Finally, since only a small share of Indonesian palm oil is currently RSPO-certified, it is possible that – contrary to what is intended – deforestation will increase at first as a consequence of the CEPA regulatory mechanism: evidence suggests that prior to RSPO-certification existing palm oil plantations will expand. In addition, RSPO-certification is known to reduce deforestation in primary forests and high tree cover areas, but has no impact on deforestation in lower tree cover areas. Ultimately, an increase in trade in palm oil and its derivatives is bound to have a negative impact on the environment even with RSPO-certification.
Will the CEPA approach catch on?
Social and environmental drawbacks of trade liberalisation are well-documented and widely acknowledged today: as it turns out, global trade and competition alone do not suffice to lessen inequality between and within states and to promote sustainable economic development. Already back in 2011, Dani Rodrik famously identified the drawbacks of economic globalization as the “Globalization Paradox” where he argued: “The reality is that we lack the domestic and global strategies needed to manage globalisation’s disruptions. As a result, we run the risk that the social [and environmental] costs of trade will outweigh the narrow economic gains and spark an even worse globalisation backlash”(at 88). Is the approach taken in CEPA one way to address this?
CEPA is the first trade agreement elevating a private sustainability standard to a binding requirement for preferential treatment. Furthermore, an otherwise non-sanctionable provision in the TSD chapter becomes enforceable through domestic legislation (and domestic courts). CEPA thus creates a template for binding, enforceable sustainability preferences in trade agreements – a regulatory precedent with the potential to become a new sustainability standard for TSD chapters in trade agreements.
Given that trade agreements will continue to be subject to the optional referendum and remain disputed in Switzerland, it is to be expected that from this point on at least every EFTA or Swiss trade agreement will need to encompass a similar provision in order to meet the threshold of securing the support of a majority of Swiss voters. The implications for on-going and future trade negotiations involving Switzerland are therefore considerable. Spill-over effects to other trade negotiations – notably involving the EU – are quite possible.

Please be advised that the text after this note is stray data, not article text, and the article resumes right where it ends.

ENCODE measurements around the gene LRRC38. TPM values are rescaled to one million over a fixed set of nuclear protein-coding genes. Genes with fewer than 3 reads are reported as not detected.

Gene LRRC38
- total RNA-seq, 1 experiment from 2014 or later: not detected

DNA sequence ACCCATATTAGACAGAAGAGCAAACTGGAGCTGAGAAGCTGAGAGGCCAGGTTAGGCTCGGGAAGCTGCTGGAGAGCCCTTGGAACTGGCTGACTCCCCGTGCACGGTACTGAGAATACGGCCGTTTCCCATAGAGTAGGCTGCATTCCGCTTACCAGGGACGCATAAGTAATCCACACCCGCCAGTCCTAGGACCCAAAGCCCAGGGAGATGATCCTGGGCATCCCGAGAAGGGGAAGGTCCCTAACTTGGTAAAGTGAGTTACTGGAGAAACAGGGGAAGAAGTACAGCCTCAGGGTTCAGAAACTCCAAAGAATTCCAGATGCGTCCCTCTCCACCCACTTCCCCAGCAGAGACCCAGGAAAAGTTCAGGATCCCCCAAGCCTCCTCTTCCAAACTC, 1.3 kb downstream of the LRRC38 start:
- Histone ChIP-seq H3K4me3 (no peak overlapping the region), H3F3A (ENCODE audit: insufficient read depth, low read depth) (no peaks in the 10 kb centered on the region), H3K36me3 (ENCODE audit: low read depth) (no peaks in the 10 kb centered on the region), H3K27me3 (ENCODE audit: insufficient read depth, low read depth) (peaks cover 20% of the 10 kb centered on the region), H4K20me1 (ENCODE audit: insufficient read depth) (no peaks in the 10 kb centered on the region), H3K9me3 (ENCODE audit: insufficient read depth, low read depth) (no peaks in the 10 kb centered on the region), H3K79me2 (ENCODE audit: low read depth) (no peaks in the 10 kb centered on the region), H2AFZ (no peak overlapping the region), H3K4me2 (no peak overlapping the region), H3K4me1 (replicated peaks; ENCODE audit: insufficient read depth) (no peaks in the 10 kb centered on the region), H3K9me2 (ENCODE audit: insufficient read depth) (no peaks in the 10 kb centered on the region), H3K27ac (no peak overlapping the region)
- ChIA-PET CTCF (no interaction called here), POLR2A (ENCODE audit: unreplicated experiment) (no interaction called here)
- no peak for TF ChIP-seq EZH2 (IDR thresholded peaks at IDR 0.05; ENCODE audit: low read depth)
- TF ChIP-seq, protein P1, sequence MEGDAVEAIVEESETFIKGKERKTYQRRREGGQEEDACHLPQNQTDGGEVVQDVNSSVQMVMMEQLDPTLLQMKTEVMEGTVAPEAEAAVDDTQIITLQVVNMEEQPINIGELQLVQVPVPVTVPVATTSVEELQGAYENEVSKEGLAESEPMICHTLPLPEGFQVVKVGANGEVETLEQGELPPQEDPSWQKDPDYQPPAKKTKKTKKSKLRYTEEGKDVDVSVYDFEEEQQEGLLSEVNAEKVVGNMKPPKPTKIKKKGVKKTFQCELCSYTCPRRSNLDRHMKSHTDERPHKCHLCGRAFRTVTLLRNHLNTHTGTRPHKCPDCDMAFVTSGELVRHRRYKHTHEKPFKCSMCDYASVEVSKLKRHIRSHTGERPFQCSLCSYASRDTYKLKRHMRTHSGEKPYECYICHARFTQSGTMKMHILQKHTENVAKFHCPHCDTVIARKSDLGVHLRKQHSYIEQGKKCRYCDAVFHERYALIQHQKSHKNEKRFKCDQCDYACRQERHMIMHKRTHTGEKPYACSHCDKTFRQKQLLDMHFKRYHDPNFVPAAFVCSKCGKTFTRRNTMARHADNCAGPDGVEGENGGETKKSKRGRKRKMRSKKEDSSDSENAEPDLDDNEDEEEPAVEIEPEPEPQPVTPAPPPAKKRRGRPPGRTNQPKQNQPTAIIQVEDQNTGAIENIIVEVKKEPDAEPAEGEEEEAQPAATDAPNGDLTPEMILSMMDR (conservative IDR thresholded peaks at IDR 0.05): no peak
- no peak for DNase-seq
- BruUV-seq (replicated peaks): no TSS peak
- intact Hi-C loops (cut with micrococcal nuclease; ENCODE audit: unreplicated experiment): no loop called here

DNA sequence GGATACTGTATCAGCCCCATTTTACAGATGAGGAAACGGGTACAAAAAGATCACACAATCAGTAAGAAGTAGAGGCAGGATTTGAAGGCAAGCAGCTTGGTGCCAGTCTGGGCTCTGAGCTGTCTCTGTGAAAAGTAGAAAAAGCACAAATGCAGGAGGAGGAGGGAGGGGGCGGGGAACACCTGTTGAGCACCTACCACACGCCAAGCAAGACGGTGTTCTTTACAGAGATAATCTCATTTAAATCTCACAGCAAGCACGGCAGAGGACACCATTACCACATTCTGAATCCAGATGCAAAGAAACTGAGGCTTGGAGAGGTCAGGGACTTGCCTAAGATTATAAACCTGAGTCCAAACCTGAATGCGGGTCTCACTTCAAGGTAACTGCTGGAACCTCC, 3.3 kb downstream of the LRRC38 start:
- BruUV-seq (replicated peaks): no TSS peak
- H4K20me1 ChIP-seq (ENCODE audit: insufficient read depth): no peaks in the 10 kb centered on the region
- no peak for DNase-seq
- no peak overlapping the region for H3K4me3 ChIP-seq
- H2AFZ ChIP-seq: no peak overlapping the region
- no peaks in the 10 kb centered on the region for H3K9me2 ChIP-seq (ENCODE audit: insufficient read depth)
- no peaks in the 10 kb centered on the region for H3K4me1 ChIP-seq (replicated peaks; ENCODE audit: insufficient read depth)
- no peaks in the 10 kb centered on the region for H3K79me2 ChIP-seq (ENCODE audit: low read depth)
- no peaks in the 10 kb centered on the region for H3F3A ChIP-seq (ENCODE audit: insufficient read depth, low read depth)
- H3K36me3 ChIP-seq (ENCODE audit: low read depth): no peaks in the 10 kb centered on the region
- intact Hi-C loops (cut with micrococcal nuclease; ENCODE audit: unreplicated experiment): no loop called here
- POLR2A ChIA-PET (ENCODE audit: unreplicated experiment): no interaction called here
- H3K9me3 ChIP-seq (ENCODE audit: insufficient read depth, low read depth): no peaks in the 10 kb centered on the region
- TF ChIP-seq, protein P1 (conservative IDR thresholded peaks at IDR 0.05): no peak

But there are also good reasons why other countries have to date been reluctant to introduce a comparable regulatory mechanism in their FTAs. First, it establishes heavy dependence on a particular (private) standard or “label” and on certification processes which are oftentimes not entirely transparent and fair. Unintended consequences cannot be excluded. Second, it is both patronising domestic consumers and foreign producers and thus also revives outdated and failed trade and development policies. Ultimately, it is not entirely certain that preferential treatment limited to certified products and commodities will necessarily benefit the environment, the people and the climate the way it is intended to.
Nevertheless, if we want to address negative side-effects of international trade – such as pollution and environmental degradation, the exhaustion of natural resources, dangerous working conditions, along with a rise in inequality – we need to look beyond existing WTO law and TSD chapters in trade agreements. The CEPA provides a fresh way of thinking about the role of trade preferences in the protection of the environment, the climate and labour.